We're all trying to shield ourselves from being offended, even if the Bible offends us.  So we're constantly batting at people to keep ourselves standing taller than we should.  Reminds me of that spiderman movie.  The third one, however bad some people think it was.  People hurt people when they're hurt.  and those people hurt people in turn.  In cases like this, it is most important to forgive people, and not reply angrily or smart.  In other cases it is best to laugh at oneself.  No one is perfect.  We should stop acting like we are perfect like whenever we make one slip-up, we act like it is a big deal because we don't normally make mistakes.  But we do make mistakes every day.  We should accept correction and move on, even though it damages pride.  But we're supposed to be humble.  Humble like a servant.  Like Cinderella.  Like Christ.

And then there's the case of when someone else errs.
The Bible did say that if someone was doing something wrong, we should confront them.  The scripture about the spec in your neighbor's eye and the log in your own wasn't a forbidding to people to confront others.  It was so that we work on our own lives before trying to confront another person about what they're doing wrong, or at least to acknowledge that I'm not perfect before trying to help someone.  And don't confront someone else about something they're doing wrong just because you're annoyed with them or want to point out something bad.  Do it because you care about their future or the consequences of the something they're doing.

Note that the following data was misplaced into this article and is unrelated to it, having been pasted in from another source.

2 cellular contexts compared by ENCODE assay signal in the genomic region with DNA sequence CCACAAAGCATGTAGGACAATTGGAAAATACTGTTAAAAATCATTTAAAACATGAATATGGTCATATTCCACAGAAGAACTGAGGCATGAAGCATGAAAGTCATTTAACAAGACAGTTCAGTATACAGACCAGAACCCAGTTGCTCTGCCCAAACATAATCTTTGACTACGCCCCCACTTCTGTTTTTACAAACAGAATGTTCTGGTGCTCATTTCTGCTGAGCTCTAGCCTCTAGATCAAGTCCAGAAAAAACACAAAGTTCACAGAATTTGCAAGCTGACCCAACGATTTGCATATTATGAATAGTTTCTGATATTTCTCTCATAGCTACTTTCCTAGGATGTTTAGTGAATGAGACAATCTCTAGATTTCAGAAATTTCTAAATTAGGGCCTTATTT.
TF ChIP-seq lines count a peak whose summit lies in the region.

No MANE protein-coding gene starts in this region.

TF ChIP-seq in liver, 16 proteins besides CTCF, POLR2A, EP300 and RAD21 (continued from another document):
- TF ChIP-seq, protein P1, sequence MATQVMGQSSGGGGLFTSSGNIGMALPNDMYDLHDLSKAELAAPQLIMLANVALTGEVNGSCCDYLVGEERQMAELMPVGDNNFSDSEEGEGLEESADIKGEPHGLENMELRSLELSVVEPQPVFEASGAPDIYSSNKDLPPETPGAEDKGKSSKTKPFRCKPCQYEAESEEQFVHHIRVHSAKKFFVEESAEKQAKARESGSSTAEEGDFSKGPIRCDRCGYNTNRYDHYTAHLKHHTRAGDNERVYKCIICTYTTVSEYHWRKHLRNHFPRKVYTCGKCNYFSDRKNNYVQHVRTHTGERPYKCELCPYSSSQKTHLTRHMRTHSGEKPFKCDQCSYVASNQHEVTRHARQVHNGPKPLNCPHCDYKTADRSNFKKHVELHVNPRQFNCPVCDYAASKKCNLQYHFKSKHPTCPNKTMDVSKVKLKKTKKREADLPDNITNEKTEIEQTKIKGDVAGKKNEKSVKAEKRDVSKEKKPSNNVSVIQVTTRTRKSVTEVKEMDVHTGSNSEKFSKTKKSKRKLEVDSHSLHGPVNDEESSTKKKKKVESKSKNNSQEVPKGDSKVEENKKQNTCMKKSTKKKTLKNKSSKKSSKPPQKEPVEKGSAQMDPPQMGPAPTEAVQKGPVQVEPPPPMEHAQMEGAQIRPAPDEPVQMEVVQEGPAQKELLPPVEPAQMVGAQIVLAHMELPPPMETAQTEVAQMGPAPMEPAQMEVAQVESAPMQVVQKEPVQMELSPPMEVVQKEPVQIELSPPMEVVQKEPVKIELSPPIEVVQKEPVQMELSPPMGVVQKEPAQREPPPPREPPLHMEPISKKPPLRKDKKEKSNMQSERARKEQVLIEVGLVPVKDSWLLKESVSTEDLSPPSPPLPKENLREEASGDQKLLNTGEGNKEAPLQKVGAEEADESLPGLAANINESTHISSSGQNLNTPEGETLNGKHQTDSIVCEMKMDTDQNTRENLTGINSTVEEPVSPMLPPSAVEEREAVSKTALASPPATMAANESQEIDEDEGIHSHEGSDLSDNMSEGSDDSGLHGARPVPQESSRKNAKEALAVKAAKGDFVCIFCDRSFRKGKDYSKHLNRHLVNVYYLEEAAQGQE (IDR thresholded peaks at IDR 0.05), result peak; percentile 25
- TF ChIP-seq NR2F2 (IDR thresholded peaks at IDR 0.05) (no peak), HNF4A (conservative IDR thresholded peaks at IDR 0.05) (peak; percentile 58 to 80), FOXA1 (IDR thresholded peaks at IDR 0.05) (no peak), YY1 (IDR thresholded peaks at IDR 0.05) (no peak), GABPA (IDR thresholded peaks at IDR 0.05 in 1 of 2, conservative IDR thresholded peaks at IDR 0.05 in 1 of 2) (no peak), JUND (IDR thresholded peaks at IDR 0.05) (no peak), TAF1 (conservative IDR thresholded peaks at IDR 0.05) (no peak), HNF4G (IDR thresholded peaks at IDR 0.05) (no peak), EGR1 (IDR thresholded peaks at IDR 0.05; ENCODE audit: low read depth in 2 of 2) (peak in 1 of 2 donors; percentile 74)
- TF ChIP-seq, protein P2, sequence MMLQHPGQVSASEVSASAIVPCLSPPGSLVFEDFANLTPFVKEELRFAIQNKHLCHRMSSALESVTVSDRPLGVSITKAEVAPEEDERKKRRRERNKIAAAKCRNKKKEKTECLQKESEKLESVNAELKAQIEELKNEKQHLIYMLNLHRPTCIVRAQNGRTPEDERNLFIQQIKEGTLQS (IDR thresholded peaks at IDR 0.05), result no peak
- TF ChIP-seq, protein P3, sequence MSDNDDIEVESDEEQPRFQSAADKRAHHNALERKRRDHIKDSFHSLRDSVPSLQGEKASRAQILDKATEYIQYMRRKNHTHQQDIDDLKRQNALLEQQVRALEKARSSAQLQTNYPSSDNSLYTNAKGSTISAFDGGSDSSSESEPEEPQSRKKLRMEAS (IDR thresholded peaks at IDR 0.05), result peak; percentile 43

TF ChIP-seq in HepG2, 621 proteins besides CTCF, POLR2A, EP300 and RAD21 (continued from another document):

Then there's the case that it isn't any of your business because you don't really know the person that well.  If you haven't confronted them yet, maybe just pray for them.  And if you've already accidentally jumped into a conversation, try to understand from their point of view. 

And then there's the case of critiquing another's work.  You know how there are a lot of critics who are really harsh on films, and how some people (me included) don't like them sometimes because we feel the critic is way too harsh on movies?  I'm beginning to be thankful for those harsh critics, however offending they may seem.  Without criticism, people would think they can make whatever they want happen (in tv shows, movies, everything) and still get lots of money/good reviews.  I'm thankful for critics and editors.   Yes, sometimes they'll point out a flaw in a movie that you don't mind at all or don't think is a big deal.  Sometimes we get annoyed at those critics if we really want to like the movie or book they're talking about.  But I'm thankful even for those critics.